The application of instruction, or how the course content is dispensed to and manipulated by the student, varies widely between multimedia and classroom delivery.  In typical classrooms, students spend many hours listening to one-way broadcast, perform some workbook or other exercises, ask some questions, and then take quizzes and a final test.  Course content can vary drastically and is heavily dependent upon the skill of the instructor; the monitoring of student progress is relegated to the students’ attendance and how they do on go/no go tests.

Table 1. Comparison of Multimedia versus Classroom Training

Cost Per Student Initially lower at startup, but increases over time.  Cost remains constant for each student, each time course is taught. Has higher development cost, which declines as the number of students increases.
Cost of Training Resources Equipment simulators and the associated classroom instruction have higher life cycle cost. Multimedia simulations have comparable development cost, but much lower life-cycle cost.
Safety/Accident Prevention Use of costly, dangerous, or scarce equipment in actual environment increases cost and number of accidents. Use of computer simulations reduces accidents and reaches training goal through successive approximations to actual equipment and conditions.
Application of Instruction Learning scheduled in discrete blocks, applied at later time after instruction. Learning takes place in context, at the moment knowledge is required.
Consistency of Content and Instruction (Delivery Variance) Depends largely on instructor’s skill. Consistently high, no variability in content or way course is taught.
Student Interaction – Sharing of Past Experiences Extremely effective at sharing personal experience. Ineffective for sharing spontaneous anecdotal experience.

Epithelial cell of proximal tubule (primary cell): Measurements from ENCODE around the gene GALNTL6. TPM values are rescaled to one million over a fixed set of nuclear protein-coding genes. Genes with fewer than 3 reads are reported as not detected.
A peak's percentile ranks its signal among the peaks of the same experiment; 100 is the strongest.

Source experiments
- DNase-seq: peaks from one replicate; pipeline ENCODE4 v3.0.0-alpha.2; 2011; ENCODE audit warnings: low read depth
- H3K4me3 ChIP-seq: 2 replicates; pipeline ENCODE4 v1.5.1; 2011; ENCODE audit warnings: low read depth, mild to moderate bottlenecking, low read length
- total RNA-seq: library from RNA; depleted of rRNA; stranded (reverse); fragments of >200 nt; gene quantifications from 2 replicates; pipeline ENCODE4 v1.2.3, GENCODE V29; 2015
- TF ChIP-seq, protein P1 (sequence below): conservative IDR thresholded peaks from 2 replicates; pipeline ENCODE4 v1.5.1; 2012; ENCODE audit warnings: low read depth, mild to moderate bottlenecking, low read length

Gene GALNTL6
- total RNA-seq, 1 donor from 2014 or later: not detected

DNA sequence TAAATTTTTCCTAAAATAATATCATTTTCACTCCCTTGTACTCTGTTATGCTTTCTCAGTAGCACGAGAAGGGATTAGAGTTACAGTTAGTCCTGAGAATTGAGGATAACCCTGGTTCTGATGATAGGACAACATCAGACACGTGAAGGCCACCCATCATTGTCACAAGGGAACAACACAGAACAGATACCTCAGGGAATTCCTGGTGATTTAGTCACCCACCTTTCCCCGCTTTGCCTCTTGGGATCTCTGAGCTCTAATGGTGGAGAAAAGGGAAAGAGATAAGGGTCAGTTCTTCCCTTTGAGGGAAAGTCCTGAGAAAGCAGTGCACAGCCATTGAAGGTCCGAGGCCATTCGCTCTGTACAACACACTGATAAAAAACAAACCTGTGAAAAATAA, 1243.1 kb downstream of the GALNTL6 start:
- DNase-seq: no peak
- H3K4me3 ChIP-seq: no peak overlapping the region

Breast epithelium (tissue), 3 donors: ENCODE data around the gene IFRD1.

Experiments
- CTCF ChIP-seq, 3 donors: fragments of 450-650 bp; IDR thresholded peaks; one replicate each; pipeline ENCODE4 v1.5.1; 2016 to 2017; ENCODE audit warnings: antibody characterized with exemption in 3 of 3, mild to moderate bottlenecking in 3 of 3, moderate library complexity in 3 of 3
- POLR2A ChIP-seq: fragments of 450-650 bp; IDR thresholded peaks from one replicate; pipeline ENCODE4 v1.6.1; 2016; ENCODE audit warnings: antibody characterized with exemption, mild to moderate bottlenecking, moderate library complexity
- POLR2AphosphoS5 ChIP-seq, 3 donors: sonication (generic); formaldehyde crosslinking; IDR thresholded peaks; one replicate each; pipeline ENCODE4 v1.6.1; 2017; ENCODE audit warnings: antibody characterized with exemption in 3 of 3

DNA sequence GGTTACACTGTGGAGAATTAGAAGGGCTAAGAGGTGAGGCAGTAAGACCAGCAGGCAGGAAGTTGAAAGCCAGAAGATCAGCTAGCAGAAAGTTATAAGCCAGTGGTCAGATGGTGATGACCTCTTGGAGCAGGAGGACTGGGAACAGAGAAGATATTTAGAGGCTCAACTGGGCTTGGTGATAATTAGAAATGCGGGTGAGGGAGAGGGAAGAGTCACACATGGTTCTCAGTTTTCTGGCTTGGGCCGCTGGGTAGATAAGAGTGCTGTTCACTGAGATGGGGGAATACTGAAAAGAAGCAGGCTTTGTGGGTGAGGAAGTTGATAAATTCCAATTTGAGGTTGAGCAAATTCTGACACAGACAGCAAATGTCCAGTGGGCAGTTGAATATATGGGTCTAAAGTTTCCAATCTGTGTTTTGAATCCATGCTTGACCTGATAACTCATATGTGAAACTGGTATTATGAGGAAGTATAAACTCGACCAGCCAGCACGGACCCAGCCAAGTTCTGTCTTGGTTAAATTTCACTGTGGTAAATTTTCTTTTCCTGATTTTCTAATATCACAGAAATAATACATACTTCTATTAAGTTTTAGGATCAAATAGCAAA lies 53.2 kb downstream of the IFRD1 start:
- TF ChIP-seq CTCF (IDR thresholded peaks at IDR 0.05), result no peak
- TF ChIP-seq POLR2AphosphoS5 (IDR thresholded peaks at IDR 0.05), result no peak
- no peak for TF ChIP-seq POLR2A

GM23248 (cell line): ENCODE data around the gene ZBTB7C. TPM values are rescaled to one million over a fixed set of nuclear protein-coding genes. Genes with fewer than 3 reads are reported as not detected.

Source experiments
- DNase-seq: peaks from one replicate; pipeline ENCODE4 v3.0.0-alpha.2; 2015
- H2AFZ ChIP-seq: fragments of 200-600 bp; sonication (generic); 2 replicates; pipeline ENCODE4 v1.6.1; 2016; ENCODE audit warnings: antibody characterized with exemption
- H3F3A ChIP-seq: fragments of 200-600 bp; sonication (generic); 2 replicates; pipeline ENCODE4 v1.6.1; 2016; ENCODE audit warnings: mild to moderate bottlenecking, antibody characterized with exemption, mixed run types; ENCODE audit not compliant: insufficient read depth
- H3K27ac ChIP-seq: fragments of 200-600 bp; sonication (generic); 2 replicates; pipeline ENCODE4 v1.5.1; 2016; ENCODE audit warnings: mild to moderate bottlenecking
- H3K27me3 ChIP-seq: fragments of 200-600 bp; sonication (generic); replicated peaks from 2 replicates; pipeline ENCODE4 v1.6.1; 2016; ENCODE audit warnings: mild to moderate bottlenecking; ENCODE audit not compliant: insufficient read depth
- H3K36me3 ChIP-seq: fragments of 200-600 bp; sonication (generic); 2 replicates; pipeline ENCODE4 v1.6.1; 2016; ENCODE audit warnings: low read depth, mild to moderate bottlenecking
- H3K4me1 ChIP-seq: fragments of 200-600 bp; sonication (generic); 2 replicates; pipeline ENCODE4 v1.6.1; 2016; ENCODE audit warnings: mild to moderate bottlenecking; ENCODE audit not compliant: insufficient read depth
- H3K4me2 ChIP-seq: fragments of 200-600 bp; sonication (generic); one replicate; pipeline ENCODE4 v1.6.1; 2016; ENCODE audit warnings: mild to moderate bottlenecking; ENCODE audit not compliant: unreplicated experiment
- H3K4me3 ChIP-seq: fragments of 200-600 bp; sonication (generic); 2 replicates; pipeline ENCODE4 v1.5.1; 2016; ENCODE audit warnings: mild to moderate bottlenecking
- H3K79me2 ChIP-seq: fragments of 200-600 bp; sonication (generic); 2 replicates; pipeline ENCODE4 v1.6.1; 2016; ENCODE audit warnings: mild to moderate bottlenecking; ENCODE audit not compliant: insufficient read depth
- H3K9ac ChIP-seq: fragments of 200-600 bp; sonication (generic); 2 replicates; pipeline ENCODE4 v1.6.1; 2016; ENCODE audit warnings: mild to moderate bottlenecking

Instruction/ Assessment of Higher Order Cognitive Skills Better accomplished by classroom instructors. Difficult to create applicable interactive methods on computer.
Monitoring of Student Performance Can record attendance, not actual learning, during instruction.  Record performance on quizzes and tests. Automated systems track usage, capture student progress, correct poor performance, reinforce successes, and record a variety of statistics related to performance.
Scheduling Flexibility and Access to Training  Student must adjust to the training schedule and instructor’s availability. Training can be adapted to student’s schedule.
Tracking of Student Performance Can record attendance and scores on quizzes and tests. Automated systems track usage and a variety of statistics during instruction.

Self-paced multimedia instruction engages students at the same time as they encounter new content.  It allows students to learn at their own speed, skipping or skimming areas where they are strong and investing more time in areas of weakness.  This new-found control enables them to take more responsibility for their own learning and become more efficient and effective learners.

The use of multiple sensory modes, combining visual presentation with audio and text explanations, delivers information in a format that is easily personalized and understood by those with differing learning styles.  Immediate interaction and feedback provides constant, highly effective reinforcement of concepts and content.  The course content and its delivery remain the same each time it is taught.  Student progress is monitored and assessed with a multitude of statistics that can be used to do anything from correcting inappropriate student behavior to modifying faulty course content.